Students may feel overwhelmed with the new demands of online learning. Faculty members at the American University in Cairo share tips on how they try to help.
In spite of losing his sight, Walid Al-Zaidi completed his education, obtained a Ph.D. and became a professor. For a month, he was Tunisia’s minister of culture.
The wealthy Gulf countries have the education and research facilities to attract Arab talent, but need to take steps to improve the experience of the expat scientists and educators who come.
A newsletter of the Center for Learning and Teaching at the American University in Cairo asked faculty members to share tips on effective teaching online. Here are some of their observations.
The wealthy Gulf countries could act as a reservoir for Arab talent in the region, benefiting their own economies and those of the countries that produce the talent they need.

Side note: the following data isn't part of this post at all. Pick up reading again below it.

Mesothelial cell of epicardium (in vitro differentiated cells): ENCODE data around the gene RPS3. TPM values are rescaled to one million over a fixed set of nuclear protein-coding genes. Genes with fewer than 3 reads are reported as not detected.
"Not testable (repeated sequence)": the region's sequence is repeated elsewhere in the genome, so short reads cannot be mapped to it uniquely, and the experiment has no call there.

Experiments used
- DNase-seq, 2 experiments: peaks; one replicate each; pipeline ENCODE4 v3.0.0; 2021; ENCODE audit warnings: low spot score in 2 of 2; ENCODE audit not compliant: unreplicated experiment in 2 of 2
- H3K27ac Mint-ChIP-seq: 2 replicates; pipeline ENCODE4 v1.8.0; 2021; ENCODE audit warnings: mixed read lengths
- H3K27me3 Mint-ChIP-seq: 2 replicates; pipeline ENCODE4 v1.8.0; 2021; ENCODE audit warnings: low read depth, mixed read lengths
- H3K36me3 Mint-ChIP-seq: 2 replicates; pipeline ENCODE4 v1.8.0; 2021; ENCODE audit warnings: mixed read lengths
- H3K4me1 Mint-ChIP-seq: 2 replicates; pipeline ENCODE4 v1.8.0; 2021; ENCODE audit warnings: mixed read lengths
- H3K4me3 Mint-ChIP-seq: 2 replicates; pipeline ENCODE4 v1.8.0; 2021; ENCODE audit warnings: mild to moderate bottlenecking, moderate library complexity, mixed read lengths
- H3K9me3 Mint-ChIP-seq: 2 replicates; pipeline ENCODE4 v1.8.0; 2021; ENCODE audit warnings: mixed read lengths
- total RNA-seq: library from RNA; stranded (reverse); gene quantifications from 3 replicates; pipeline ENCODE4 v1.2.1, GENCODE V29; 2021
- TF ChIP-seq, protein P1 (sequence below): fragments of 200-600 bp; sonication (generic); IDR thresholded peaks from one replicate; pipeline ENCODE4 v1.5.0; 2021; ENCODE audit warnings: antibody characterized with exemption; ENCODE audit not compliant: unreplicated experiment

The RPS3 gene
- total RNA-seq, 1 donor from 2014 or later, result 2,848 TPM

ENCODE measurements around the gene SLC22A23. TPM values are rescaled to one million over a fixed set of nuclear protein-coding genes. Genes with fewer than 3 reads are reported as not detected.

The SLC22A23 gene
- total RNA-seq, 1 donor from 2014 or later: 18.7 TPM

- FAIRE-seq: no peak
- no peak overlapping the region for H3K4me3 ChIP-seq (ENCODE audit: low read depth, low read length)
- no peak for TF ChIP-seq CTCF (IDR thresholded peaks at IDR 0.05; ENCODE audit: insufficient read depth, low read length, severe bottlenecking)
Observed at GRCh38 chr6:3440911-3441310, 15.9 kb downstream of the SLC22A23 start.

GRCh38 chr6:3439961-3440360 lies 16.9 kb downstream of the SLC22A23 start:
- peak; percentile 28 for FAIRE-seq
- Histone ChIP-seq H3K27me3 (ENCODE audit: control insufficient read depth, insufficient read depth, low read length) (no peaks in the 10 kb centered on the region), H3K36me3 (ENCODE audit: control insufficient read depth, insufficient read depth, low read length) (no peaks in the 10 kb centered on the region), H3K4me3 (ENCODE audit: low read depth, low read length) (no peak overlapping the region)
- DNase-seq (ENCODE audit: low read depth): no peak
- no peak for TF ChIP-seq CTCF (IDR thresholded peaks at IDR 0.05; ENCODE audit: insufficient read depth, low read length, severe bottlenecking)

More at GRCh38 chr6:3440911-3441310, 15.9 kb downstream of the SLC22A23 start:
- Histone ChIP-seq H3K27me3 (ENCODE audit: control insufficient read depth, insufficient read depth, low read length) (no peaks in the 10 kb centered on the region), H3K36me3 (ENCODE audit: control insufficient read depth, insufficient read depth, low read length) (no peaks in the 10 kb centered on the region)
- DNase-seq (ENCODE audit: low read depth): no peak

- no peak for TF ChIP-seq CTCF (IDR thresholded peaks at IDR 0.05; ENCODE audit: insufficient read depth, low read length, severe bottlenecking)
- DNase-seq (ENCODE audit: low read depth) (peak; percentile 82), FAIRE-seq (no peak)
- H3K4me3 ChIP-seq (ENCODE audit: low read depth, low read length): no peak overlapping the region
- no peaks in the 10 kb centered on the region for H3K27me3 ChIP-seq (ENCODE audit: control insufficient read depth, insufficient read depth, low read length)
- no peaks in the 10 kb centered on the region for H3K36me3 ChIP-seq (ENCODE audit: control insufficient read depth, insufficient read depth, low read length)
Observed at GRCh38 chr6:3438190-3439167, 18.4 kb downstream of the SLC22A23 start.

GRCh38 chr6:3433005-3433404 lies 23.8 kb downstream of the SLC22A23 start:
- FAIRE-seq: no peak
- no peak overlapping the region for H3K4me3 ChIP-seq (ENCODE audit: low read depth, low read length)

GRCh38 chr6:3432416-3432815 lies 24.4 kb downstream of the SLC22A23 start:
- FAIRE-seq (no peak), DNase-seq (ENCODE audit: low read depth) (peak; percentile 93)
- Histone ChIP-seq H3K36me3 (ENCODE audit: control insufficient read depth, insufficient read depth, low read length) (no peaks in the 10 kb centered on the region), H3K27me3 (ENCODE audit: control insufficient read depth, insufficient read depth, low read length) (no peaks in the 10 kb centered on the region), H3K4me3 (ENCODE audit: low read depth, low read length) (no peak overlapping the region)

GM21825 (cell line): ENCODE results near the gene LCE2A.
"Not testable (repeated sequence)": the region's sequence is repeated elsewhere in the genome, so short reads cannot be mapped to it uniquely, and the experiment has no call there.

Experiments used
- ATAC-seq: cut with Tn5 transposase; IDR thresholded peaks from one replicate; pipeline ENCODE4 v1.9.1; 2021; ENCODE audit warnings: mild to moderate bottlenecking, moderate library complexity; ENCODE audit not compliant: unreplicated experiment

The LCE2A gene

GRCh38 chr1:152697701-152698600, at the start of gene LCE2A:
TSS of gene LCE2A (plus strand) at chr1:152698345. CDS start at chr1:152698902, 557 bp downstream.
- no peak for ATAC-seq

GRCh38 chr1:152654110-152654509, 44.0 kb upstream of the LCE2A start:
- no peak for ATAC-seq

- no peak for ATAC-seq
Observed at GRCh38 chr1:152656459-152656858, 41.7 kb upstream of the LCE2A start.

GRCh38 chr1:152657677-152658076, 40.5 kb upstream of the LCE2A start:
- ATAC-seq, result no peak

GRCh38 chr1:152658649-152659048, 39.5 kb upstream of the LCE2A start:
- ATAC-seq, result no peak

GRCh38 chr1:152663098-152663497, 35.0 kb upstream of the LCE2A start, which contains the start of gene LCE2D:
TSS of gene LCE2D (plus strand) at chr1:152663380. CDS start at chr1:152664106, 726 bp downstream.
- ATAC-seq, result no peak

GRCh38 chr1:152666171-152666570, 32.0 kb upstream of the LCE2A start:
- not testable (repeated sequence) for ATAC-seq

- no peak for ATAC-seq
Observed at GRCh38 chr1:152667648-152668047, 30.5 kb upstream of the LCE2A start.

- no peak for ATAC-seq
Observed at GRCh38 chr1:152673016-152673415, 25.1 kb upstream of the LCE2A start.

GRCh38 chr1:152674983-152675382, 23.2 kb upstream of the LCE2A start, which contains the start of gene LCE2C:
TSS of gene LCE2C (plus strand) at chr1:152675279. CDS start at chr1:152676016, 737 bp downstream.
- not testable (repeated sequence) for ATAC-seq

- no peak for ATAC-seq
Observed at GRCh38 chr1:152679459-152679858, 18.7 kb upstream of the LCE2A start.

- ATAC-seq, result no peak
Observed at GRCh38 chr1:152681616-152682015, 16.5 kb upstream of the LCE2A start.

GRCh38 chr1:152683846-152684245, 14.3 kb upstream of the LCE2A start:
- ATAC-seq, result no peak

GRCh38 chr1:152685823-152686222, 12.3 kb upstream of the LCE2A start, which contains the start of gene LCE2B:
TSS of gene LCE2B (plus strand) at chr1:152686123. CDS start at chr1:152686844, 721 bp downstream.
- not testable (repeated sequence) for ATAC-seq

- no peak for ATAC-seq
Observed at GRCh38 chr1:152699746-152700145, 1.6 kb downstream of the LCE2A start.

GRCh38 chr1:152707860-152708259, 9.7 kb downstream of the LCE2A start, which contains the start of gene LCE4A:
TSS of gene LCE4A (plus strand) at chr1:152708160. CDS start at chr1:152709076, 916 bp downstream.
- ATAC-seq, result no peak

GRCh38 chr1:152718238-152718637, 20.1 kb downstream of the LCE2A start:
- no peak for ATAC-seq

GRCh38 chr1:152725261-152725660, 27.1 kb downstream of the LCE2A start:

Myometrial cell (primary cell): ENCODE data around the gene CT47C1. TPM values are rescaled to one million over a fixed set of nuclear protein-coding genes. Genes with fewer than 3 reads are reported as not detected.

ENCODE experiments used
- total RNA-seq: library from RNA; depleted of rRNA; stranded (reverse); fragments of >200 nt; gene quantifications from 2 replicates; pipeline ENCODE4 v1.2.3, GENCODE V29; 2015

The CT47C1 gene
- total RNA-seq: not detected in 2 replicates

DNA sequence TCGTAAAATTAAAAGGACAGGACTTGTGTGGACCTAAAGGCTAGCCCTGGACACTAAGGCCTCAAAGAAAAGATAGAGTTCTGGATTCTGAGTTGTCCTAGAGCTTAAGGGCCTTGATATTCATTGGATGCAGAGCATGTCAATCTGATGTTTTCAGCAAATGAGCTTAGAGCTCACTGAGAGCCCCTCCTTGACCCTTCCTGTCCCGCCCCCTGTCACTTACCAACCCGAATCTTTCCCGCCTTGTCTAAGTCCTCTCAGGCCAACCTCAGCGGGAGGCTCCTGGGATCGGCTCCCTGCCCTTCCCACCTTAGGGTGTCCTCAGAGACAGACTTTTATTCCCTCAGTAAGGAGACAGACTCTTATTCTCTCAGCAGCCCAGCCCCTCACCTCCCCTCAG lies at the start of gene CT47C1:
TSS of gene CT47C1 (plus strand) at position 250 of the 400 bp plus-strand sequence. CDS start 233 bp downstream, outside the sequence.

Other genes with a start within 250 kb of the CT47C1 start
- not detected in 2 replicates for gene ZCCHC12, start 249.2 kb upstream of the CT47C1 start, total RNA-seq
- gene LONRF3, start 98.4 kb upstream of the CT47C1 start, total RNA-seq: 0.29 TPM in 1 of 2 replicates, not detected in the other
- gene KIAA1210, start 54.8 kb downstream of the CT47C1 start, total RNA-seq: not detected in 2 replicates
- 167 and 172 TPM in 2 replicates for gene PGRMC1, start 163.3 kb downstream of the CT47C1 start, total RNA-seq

Government support and the absence of pressures felt back home make it easier for many Syrian refugees in Germany to pursue a new field of study or career.
The annual report documenting attacks on higher education and the freedom of academics details the toll the civil war in Yemen has taken on universities.
Private universities charge Yemeni students in dollars and then set their own exchange rates for rials, making education unaffordable for many.
The film industry is growing as the kingdom modernizes, and university film programs are poised to attract more students who want to study at home.